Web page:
## FDNs as Digital Waveguide Networks

This section supplements §2.7 on *Feedback Delay Networks*
in the context of digital waveguide theory. Specifically, we review
the interpretation of an FDN as a special case of a digital waveguide
network, summarizing [463,464,385].

Figure C.36 illustrates an -branch DWN. It consists of a single
scattering junction, indicated by a white circle, to which
branches are connected. The far end of each branch is terminated by an
ideal non-inverting reflection (black circle). The waves traveling
into the junction are associated with the FDN delay line outputs
, and the length of each waveguide is
*half* the length of the corresponding FDN delay line
(since a traveling wave must traverse the branch twice to complete a
round trip from the junction to the termination and back). When
is odd, we may replace the reflecting termination by a unit-sample
delay.

### Lossless Scattering

The delay-line inputs (outgoing traveling waves) are computed by multiplying the delay-line outputs (incoming traveling waves) by the feedback matrix (scattering matrix) . By defining , , we obtain the more usual DWN notation

where is the vector of incoming traveling-wave samples arriving at the junction at time , is the vector of outgoing traveling-wave samples leaving the junction at time , and is the

*scattering matrix*associated with the waveguide junction.

The junction of physical waveguides determines the structure of the matrix according to the basic principles of physics.

Considering the parallel junction of lossless acoustic tubes, each having characteristic admittance , the continuity of pressure and conservation of volume velocity at the junction give us the following scattering matrix for the pressure waves [433]:

where

(C.121) |

Equation (C.121) can be derived by first writing the volume velocity at the -th tube in terms of pressure waves as . Applying the conservation of velocity we can find the expression

### Normalized Scattering

For ideal numerical scaling in the sense, we may choose to propagate
*normalized waves* which lead to normalized scattering junctions
analogous to those encountered in normalized ladder filters [297].
Normalized waves may be either normalized pressure
or normalized velocity
. Since the signal power associated with a traveling
wave is simply
,
they may also be called *root-power waves* [432].
Appendix C develops this topic in more detail.

The scattering matrix for normalized pressure waves is given by

The normalized scattering matrix can be expressed as a negative Householder reflection

where , and is the wave admittance in the th waveguide branch. To eliminate the sign inversion, the reflections at the far end of each waveguide can be chosen as -1 instead of 1. The geometric interpretation of (C.124) is that the incoming pressure waves are reflected about the vector . Unnormalized scattering junctions can be expressed in the form of an ``oblique'' Householder reflection , where and .

### General Conditions for Losslessness

The scattering matrices for lossless physical waveguide junctions give an apparently unexplored class of lossless FDN prototypes. However, this is just a subset of all possible lossless feedback matrices. We are therefore interested in the most general conditions for losslessness of an FDN feedback matrix. The results below are adapted from [463,385].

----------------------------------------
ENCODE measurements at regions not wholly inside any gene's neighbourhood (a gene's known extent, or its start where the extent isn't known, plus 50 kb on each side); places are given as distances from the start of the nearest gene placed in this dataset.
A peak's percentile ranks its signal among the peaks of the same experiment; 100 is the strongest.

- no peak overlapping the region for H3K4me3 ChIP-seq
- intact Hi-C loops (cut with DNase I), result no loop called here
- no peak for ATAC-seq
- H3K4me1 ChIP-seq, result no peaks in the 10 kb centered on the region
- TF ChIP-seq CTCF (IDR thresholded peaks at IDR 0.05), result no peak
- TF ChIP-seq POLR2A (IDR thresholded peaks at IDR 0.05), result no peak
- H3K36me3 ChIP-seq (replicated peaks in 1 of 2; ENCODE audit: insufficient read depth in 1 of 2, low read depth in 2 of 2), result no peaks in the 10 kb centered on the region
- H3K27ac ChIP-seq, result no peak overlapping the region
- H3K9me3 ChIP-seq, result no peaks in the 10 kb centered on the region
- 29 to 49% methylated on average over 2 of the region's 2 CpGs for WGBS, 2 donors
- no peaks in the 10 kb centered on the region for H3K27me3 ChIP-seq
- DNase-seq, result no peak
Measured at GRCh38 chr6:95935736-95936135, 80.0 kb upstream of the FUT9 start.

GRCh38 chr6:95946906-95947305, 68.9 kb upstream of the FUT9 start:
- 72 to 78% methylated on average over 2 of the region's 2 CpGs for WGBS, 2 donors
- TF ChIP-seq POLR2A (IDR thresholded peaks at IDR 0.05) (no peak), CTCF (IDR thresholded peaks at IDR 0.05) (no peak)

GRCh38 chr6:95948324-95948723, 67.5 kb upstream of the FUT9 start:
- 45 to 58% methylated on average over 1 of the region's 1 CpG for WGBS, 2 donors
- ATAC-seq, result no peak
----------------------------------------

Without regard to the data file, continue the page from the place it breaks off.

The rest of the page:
Consider the general case in which
is allowed to be any
scattering matrix, *i.e.*, it is associated with a
not-necessarily-physical junction of physical waveguides.
Following the definition of losslessness in classical network theory,
we may say that a waveguide scattering matrix
is said to be
*lossless* if the *total complex power*
[35] at the junction is scattering invariant, *i.e.*,

where is any Hermitian, positive-definite

*matrix*(which has an interpretation as a generalized junction admittance). The form is by definition the square of the

*elliptic norm*of induced by , or . Setting , we obtain that must be unitary. This is the case commonly used in current FDN practice.

The following theorem gives a general characterization of lossless scattering:

**Theorem**: A scattering matrix (FDN feedback matrix)
is
lossless if and only if its eigenvalues lie on the unit circle and its
eigenvectors are linearly independent.

*Proof*: Since
is positive definite, it can be factored (by
the Cholesky factorization) into the form
, where
is an upper triangular matrix, and
denotes the Hermitian
transpose of
, *i.e.*,
. Since
is
positive definite,
is nonsingular and can be used as a
similarity transformation matrix. Applying the Cholesky decomposition
in Eq.(C.125) yields

where , and

Conversely, assume
for each eigenvalue of
, and
that there exists a matrix
of linearly independent
eigenvectors of
. The matrix
diagonalizes
to give
, where
diag. Taking the Hermitian transform of
this equation gives
. Multiplying, we
obtain
. Thus, (C.125) is satisfied for
which is Hermitian and positive
definite.

Thus, lossless scattering matrices may be fully parametrized as , where is any unit-modulus diagonal matrix, and is any invertible matrix. In the real case, we have diag and .

Note that not all lossless scattering matrices have a simple
*physical* interpretation as a scattering matrix for an
intersection of lossless reflectively terminated waveguides. In
addition to these cases (generated by all non-negative branch
impedances), there are additional cases corresponding to sign flips
and branch permutations at the junction. In terms of classical
network theory [35], such additional cases can be seen as
arising from the use of ``gyrators'' and/or ``circulators'' at the
scattering junction
[433]).

**Next Section:**

Waveguide Transformers and Gyrators

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Digital Waveguide Mesh